In fact, our church’s Confession speaks of this. It talks about those who are called by the ministry of the word and who have some common operations of the Spirit. In other words, they hear the gospel message. And they’re humbled because of their sin. And they’re sorry for what they’ve done wrong. And perhaps they begin to take seriously the things of God and the coming judgment. The message they heard has some influence on them. And perhaps it seems to them and to others that they’ve been converted. They may even have prayed to God for forgiveness. And they may even have been admitted as members of the church. But, the Confession says, they never truly came to Christ.
Verses 18 to 24
This seems to be the case with Simon, because look what we read about him later. First of all, in verses 14 to 17, we read that Peter and John have come from Jerusalem to see what was happening in Samaria. When they arrived, they prayed for the Samaritans, asking God to give them his Spirit which they had not yet received. And, having prayed, Peter and John placed their hands on the people. And they received the Holy Spirit. And when Simon saw that the Holy Spirit was given at the laying on of hands, he offered the apostles money. He wanted to buy from them this power, this ability to send the Holy Spirit on whomever he liked. In other words, this seemed to him like some new kind of magic. It was like what he had before, only better. And he wanted to possess this authority and to own the power to impart the Holy Spirit.
Look at Peter’s reply to him in verse 20:
May your money perish with you.
This is a form of curse, consigning Simon and his money to destruction. And Peter pronounces this curse on him because he tried to buy the gift of God with money. And he goes on to say in verse 21 that Simon can have no part or share in this ministry because his heart is not right with God. His heart is not right with God. Back in verse 13 we read that Simon believed and was baptised. It all looked so hopeful. It seemed the church could claim another convert. But then in verse 21 we discover that his heart is still not right with God. And then look at verse 23. Peter says that he can see that Simon is full of bitterness and he’s captive to sin. And those are words which recall the warning of Moses in Deuteronomy 28 to make sure there is no one among God’s people whose heart turns away from the Lord to go after the gods of the nations. Such a person, says Moses, is a root that produces bitter poison. Their wicked influence will spread like poison through the body, or like a weed through the garden. And so, Peter urges Simon to repent of this wickedness and to pray to the Lord for forgiveness. And, of course, that’s always the message for those who, like Simon, made a profession which later proves not genuine. If someone discovers that they never really believed, despite what they had previously thought, the message is: Repent! And it’s the same message for that other case we often come across, because sometimes we come across people whose conversion was real. They really believed in Christ. But they then went astray. And perhaps for years, these true believers lost their way. And the message to them is the same: Repent! Turn from your sins. And turn to Christ for salvation. And the promise is that God will forgive all who truly believe in the Lord Jesus.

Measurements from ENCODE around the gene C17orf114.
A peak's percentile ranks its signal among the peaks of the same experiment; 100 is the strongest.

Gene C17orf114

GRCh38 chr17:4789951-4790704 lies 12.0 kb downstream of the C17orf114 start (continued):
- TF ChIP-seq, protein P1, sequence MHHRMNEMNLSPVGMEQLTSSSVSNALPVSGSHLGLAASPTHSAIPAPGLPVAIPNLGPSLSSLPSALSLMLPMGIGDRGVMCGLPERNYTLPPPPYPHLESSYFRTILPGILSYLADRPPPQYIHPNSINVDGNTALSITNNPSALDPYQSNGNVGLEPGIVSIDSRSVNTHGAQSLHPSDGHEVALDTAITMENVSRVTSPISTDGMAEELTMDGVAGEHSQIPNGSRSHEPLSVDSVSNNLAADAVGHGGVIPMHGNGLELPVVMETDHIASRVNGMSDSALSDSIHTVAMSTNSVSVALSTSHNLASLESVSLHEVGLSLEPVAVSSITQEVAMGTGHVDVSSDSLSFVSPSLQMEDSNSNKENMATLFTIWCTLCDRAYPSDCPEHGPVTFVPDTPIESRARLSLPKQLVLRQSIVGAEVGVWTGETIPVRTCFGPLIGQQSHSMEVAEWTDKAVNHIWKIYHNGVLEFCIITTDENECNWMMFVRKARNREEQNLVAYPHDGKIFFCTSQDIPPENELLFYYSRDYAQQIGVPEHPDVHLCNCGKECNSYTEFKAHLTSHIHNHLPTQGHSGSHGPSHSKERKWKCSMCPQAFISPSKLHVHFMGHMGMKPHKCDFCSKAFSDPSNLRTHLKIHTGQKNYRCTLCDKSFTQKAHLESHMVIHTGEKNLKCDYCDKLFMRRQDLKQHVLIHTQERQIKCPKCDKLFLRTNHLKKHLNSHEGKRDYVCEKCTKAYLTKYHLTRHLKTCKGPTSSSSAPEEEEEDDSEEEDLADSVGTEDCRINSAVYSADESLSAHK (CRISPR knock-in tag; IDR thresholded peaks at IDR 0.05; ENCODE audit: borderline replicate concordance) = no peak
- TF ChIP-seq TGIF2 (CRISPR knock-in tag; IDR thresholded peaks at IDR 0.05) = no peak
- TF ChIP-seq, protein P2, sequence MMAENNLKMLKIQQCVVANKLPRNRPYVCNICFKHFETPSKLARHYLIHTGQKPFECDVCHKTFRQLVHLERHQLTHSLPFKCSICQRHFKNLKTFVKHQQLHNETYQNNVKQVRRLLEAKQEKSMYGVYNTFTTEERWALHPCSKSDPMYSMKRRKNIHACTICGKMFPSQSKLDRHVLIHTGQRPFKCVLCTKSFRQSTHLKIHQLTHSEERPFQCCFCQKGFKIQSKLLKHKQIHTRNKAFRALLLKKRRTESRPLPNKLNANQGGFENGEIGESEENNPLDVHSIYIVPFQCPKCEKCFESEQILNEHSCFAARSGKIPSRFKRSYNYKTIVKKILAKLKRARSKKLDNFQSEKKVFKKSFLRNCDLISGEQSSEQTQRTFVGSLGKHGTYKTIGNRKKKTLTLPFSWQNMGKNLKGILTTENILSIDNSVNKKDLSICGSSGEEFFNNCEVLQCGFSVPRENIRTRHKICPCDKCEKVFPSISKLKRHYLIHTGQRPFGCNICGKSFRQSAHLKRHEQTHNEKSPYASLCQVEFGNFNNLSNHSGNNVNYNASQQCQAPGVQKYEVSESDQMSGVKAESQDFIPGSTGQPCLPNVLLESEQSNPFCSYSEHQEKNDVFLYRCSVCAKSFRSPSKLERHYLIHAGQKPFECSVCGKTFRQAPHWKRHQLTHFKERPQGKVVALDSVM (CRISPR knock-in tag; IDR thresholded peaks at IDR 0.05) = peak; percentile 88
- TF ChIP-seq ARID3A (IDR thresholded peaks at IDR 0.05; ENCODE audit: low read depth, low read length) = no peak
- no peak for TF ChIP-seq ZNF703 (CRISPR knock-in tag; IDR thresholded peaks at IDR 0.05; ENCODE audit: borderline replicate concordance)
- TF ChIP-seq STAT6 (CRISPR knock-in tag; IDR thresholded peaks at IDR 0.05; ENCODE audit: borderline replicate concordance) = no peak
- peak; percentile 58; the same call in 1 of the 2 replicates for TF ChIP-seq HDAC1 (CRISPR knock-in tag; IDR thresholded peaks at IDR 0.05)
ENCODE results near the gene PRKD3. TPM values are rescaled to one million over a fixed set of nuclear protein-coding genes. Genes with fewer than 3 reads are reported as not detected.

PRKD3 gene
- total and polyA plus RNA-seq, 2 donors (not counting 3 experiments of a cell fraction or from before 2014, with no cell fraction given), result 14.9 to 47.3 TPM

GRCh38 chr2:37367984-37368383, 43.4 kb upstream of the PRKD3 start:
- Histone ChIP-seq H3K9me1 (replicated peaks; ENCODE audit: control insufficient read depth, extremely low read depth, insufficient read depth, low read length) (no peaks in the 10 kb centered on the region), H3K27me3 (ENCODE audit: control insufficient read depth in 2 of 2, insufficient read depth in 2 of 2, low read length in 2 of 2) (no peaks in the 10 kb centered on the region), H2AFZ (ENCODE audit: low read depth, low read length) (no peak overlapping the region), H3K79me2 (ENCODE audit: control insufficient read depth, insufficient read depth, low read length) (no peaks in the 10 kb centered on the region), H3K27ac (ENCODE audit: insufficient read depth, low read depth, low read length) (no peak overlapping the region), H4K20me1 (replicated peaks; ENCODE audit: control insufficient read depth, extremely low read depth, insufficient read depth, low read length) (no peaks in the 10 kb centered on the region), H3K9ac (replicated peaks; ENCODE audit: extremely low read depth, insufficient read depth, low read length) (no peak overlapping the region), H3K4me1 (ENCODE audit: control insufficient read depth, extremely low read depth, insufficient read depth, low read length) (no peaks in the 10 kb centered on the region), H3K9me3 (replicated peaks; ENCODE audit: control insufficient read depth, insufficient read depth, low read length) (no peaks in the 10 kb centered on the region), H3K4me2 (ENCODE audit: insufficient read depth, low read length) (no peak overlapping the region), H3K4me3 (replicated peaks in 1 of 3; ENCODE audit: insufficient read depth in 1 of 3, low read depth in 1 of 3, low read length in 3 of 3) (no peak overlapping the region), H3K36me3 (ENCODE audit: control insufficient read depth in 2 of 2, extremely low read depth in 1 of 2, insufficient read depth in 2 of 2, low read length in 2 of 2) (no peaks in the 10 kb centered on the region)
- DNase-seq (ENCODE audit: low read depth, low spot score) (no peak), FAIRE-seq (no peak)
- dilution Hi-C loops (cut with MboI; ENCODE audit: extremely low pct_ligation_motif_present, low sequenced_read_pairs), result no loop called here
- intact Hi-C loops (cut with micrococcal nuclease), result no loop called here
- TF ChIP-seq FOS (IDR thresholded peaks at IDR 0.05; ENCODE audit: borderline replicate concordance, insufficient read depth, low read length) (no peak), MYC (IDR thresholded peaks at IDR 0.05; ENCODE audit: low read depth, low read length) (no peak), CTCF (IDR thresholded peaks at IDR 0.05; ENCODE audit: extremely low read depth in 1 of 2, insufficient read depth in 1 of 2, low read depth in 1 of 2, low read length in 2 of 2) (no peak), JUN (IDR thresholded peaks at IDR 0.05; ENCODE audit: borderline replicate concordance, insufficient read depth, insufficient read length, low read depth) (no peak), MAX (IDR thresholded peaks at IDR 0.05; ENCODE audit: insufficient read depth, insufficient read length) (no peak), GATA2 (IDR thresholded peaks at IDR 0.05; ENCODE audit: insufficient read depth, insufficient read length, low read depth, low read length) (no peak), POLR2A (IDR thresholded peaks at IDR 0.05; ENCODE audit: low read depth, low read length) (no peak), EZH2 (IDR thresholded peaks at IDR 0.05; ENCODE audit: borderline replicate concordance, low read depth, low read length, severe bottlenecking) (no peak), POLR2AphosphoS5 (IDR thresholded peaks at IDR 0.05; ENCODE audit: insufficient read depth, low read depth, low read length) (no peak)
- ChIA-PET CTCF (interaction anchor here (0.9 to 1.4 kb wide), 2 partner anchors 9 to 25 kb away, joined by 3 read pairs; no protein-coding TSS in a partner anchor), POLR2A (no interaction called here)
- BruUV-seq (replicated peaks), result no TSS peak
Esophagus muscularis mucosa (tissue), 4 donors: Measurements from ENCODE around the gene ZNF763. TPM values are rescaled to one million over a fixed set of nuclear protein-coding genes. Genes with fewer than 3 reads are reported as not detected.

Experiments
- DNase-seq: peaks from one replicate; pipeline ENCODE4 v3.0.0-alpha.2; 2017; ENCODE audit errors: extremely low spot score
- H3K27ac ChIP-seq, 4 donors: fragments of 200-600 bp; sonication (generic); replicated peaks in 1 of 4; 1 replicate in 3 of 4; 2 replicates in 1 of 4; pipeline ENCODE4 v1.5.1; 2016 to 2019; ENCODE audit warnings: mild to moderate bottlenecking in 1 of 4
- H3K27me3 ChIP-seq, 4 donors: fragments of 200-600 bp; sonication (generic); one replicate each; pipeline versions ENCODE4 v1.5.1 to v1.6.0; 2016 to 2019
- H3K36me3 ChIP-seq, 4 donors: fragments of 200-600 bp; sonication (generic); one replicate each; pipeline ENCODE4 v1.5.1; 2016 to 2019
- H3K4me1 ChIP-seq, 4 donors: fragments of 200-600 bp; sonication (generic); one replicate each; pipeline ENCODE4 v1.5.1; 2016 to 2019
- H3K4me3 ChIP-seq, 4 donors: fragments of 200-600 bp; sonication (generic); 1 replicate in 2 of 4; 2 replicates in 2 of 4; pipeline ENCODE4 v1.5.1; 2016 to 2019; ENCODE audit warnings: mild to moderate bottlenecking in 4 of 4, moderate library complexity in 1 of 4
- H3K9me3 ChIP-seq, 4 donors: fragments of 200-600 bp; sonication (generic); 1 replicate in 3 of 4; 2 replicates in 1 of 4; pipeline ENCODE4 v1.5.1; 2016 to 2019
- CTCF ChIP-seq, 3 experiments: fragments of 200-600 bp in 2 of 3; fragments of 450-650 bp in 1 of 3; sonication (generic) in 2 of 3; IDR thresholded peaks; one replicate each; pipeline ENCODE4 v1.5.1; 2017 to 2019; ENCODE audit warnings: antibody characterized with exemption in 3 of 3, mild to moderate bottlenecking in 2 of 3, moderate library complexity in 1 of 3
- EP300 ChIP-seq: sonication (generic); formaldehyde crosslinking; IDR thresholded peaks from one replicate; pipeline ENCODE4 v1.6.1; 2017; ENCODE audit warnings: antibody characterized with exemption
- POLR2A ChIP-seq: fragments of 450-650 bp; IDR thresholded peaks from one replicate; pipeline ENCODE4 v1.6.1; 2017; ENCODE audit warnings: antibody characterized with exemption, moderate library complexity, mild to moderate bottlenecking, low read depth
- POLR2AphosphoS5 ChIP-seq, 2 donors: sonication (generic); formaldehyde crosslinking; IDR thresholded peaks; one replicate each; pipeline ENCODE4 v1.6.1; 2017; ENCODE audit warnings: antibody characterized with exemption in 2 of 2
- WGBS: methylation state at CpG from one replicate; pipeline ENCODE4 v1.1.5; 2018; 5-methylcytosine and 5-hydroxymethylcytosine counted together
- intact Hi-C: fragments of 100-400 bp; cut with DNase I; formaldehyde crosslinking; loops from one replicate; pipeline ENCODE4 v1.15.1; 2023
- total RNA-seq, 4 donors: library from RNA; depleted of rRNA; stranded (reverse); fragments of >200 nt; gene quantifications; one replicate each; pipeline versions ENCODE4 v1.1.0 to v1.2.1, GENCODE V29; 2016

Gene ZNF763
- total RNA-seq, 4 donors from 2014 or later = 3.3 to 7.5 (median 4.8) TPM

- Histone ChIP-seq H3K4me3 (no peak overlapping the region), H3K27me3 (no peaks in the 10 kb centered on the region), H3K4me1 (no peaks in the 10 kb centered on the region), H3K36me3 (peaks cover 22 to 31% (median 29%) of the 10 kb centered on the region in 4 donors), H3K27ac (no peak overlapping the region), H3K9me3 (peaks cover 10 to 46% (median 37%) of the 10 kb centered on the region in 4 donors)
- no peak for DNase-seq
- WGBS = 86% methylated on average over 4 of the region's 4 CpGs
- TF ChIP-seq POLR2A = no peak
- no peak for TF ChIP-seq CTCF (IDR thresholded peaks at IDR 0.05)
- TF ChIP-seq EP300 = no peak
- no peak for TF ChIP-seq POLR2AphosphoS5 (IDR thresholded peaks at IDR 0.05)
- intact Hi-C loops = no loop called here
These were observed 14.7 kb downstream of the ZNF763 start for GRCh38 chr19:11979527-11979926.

But in verse 24 we have Simon’s response. He asks Peter to pray for him so that nothing Peter has said will happen to him. Well, the commentators note that he shows no sign of sorrow for what he tried to do. Nor does he ask for pardon. All wants is to escape punishment. And since true repentance involves sorrow for sin, and since true faith involves turning to Christ for pardon, then there’s little here to encourage us that things turn out well for Simon.
Luke is showing us in these chapters that people were turning in faith to Jesus Christ and the church was growing. But we also have the story of Simon to teach us that it’s possible for some to make a profession. But later, it becomes clear that their faith was not a true saving faith. And so, when we hear of people trusting in Christ, we want to pray that their profession will prove to be genuine, and that God will work in their hearts by his Spirit so that they will persevere as believers and not give up.
Verses 14 to 17